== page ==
UNHCR and partners in new initiatives to boost repatriation to Burundi
MTABILA CAMP, Tanzania, July 12 (UNHCR) - The UN refugee agency and its partners are trying to encourage more Burundians to return home from camps in north-west Tanzania by offering such things as cash grants and a bigger food package.
The measures will help ease the initial reintegration of returnees. UNHCR plans to help up to 60,000 of the 150,000 Burundian refugees currently living in the Tanzanian camps to go back home by the end of this year.
Despite media reports that Tanzania plans to repatriate all 350,000 Burundian exiles on its territory this year, the government reiterated at a June meeting with UNHCR and Burundian officials that it would like to see more refugees returning home due to the improved security situation. It stressed that returns will be voluntary.
An important new initiative was the launch on Tuesday of a cash grant of 50,000 Burundian francs (US$50) to each returnee to help them get started once back in Burundi. The money will be paid through a network of local cooperatives and comes on top of other United Nations assistance such as repatriation transportation and basic household and farming items.
In another bid to further boost returnee figures, the World Food Programme in April started giving refugees food rations for four months compared to the previous three months. Meanwhile, the Burundian Commission on Land is establishing a presence in all provinces and aims to solve land and property conflicts, which often concern returnees.
UN agencies and non-governmental organizations are helping to restore infrastructure and services in Burundi to ease the reintegration process and make the country more attractive to refugees. NGOs providing secondary education in the camps in Tanzania have been encouraged to shift their programmes to areas of return in Burundi, where secondary school fees for returnees have been waived for two years.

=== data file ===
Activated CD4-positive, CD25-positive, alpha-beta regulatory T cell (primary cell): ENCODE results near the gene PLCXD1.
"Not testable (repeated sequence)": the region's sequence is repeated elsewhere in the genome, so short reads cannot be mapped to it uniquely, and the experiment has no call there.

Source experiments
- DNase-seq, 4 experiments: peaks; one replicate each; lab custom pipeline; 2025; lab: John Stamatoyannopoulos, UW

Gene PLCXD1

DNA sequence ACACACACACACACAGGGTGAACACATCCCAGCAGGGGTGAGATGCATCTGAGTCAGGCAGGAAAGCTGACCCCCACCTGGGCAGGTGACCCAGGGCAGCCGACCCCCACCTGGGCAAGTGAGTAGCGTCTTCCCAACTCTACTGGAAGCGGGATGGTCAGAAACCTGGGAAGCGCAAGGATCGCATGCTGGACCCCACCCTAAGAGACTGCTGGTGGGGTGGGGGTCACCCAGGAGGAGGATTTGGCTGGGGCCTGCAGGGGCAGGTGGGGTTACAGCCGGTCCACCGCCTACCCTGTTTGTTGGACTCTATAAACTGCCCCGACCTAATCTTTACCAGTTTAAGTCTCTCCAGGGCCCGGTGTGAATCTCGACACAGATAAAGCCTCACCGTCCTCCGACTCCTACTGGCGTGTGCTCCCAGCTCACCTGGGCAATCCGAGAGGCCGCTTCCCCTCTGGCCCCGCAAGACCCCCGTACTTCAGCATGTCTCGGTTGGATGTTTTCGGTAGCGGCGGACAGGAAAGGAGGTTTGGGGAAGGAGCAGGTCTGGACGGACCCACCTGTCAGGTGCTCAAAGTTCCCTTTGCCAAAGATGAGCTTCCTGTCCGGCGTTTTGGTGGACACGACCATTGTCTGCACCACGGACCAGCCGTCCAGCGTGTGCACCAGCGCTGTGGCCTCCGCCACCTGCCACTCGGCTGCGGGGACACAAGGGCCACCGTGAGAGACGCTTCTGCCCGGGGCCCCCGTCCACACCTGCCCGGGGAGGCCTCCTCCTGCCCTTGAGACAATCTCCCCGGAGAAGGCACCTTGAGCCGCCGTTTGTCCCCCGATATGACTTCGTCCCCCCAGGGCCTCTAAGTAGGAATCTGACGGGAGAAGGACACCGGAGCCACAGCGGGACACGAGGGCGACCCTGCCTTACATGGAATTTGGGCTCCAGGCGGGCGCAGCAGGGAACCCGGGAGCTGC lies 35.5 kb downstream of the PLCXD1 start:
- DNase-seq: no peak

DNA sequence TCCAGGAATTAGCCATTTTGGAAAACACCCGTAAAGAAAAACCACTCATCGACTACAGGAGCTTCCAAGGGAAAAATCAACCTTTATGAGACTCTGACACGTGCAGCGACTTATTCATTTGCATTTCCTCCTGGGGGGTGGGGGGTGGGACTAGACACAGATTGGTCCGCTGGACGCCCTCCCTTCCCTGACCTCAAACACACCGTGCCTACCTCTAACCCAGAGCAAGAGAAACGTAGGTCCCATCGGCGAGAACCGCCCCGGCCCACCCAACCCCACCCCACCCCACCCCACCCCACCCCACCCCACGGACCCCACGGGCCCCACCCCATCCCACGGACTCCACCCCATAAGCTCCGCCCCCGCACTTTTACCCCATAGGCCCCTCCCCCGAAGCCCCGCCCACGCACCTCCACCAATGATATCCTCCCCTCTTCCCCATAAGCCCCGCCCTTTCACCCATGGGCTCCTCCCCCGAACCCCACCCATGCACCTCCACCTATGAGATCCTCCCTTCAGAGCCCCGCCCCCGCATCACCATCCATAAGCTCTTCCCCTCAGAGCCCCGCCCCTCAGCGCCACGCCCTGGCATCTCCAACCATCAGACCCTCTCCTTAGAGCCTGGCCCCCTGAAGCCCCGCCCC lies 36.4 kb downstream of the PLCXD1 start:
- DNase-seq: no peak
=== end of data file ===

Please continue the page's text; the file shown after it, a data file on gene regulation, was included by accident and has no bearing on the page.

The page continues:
"This sum, although not big, will help us sustain ourselves in those first days," said Larson Nyabenda at Mtabila camp. His compatriot Jean Hatungimana was less sanguine, noting that "50,000 francs is not the real problem - what is more crucial is peace and security."
But for 51-year-old Nestor Baranyitondeye, the money was a real incentive to go back. "We have been thinking about returning for a long time, but we were also concerned about the problems that returnees are facing in Burundi. The cash grants will help to overcome many of those," he told UNHCR staff at a camp in Kibondo, adding that he planned to use the money to buy some extra land when he got home.
Across the border at the Nyatibare transit centre in Ruyigi province, returnees queued on Wednesday to receive the first 10,000 francs instalment of the cash grant from UNHCR's implementing partner, COOPEC.
"This money will help us to rebuild our lives," said Isidore Sentamba, who was returning with his wife and six children after spending 15 years in Nduta camp in Tanzania. "I would have preferred all the money at once, so we could immediately start buying the things we need," he added.
"I will rent a piece of fertile land. I still have some land, but it is very small. Then I will buy some seeds, in addition to the seeds we already received here at the transit centre. I need seeds for beans, groundnuts and rice. Then we would like to buy some animals - some goats and chickens," Sentamba said.
"I am very thankful to UNHCR for this financial assistance," said another grateful returnee, Jean Ndimugwango. "This will not only allow us to rebuild our house which has been destroyed but also to buy new goats."
More than 4,700 Burundian refugees in Tanzania have returned home voluntarily with UNHCR help this year. Some 300,000 Burundian refugees have returned home since 2002, including 256,000 from Tanzania. More than 150,000 Burundian refugees currently live in camps in Tanzania, while another 200,000 who fled their homeland in the early 1970s live in three settlements.
Some of the UNHCR camps have been consolidated or closed in line with the falling camp population and to ensure an effective use of resources and better protection and assistance for the remaining refugees. There are now seven camps compared to 11 at the start of the year.